Your Vendor Should Curate Knowledge Just for You

Is there a resource hub full of the information you need about ICD-10? Do you have best practice configurations, which will ensure that your EHR is configured with the right clinical content based on your needs? While your vendor can't code for you, it should provide training and practice exercises to teach best practices, identify potential hot spots in your work flow, and fix problem areas before they happen.

Your EHR Should Be Prepared For a Range of Payer Compliance

Your vendor should be well underway testing payers' and clearinghouses' system flexibility and readiness to manage both ICD-9 and ICD-10 codes, given that some will linger in a bilingual ICD-9/ICD-10 environment. Vendors should have the knowledge and payer roadmap to ensure that, whatever a payer's readiness or ICD-10 compliance status is, claims are being coded in a way that will not delay payment.

Your Vendor Should Guarantee Your Success

Unlike like meaningful use certification, government mandated for all EHRs, there is no comparable test for ICD-10. It's imperative that vendors guarantee their ability to create ICD-10-compliant claims and orders to HIPAA-covered entities. If it can't, it should pledge to waive your fee. Those vendors which recommend taking out a line of credit to ease revenue cycle hiccups aren't true partners.

In the ICD-10 echo chamber, providers shouldn't be paying attention to policymakers or pundits, but to their vendors. Good technology should insulate them from the revenue cycle disruption, delayed reimbursements, incorrect documentation, and clinical work flow issues ICD-10 threatens. EHRs, practice management services, analytics tools, clinical data exchange services, clearinghouses, and payers all need to be held to account for providers' success, failure, or pain along the way.

Vendors should be taking measure, and even competing with one another, to be among the most stalwart partners for physicians as they prepare for the seismic shift about to occur in clinical documentation. ICD-10 was never meant to be the province of the provider alone. The administrative burden is potentially mammoth. Does your vendor make the cut?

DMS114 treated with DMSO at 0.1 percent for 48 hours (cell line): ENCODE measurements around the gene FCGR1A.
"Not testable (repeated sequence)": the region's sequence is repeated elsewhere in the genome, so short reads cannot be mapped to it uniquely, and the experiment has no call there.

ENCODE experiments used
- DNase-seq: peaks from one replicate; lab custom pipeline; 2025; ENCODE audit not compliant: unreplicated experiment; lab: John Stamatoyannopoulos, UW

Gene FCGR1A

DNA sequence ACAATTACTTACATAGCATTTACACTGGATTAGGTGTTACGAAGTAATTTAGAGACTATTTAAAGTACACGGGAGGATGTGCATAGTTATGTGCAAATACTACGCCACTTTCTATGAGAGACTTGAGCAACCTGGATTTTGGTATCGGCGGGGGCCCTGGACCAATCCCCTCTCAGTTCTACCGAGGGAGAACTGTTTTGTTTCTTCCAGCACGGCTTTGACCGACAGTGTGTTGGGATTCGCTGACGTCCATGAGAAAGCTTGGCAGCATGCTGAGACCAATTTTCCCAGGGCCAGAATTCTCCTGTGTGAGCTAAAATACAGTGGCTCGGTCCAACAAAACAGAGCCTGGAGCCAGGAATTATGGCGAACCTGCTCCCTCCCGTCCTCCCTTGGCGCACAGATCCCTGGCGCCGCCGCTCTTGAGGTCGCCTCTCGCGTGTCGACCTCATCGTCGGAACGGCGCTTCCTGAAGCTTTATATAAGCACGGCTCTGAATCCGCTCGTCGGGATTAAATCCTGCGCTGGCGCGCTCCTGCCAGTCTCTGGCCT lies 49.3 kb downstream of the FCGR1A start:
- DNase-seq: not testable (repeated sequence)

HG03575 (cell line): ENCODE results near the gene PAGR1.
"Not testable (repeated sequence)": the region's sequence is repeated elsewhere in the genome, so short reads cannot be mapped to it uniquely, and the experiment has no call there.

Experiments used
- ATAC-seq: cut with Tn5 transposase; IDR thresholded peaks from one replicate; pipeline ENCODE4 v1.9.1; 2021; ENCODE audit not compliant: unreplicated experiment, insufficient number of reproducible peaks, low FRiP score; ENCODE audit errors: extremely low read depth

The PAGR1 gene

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Five Ways to Improve Coding at Your Medical Practice

Five Ways to Improve Coding at Your Medical Practice | EHR and Health IT Consulting |

Supplier discounts and staffing strategies are all well and good, but if you're looking to combat rising business costs in a meaningful way your best bet is effective coding. The procedural (CPT) and diagnostic (ICD-9) codes used to submit claims for reimbursement dictate how much and whether your providers get paid for the work they do. Thus, it's important to ensure your front- and back-office coding procedures are optimized for success.

That means taking steps to minimize denials, training to ensure you're not undercoding (a common problem), and readying your defenses to appeal rejected claims as needed. Such efforts can make or break your bottom line as the industry transitions to the more complex ICD-10 code set this fall.

Here's how billing and coding experts say practices can begin to code more accurately, and effectively:


According to the Medical Group Management Association (MGMA), better-performing practices report a claims denial rate of fewer than 5 percent. If your rate is higher, you must diagnose the problem. The most common reasons for rejected claims can be easily remedied by using software that flags errors and omissions before they go out the door, says Mary Pat Whaley, a certified professional coder and medical practice consultant with Manage My Practice in Durham, N.C. That includes missing information, (such as prior authorization or dates of service), insufficient documentation, coding errors related to the place of service, missing modifiers, and late submissions (each payer has its own deadline for filing claims).

Confusion over primary and secondary insurance may also contribute to kicked-back claims. Secondary payers will usually deny a claim that gets submitted without the primary payer's explanation of benefit information. You may also get denied for Medicare claims that do not include a signed Advanced Beneficiary Notice of Noncoverage, or a waiver of liability, which documents if the patient is willing to assume financial responsibility for services not covered by insurance.

Finally, Medicare and other payers frequently deny claims for services deemed "not medically necessary," either because the diagnosis does not align with the service or because it's covered only at certain frequencies. Such denials can be minimized by confirming insurance coverage and authorizations prior to each visit, says Whaley.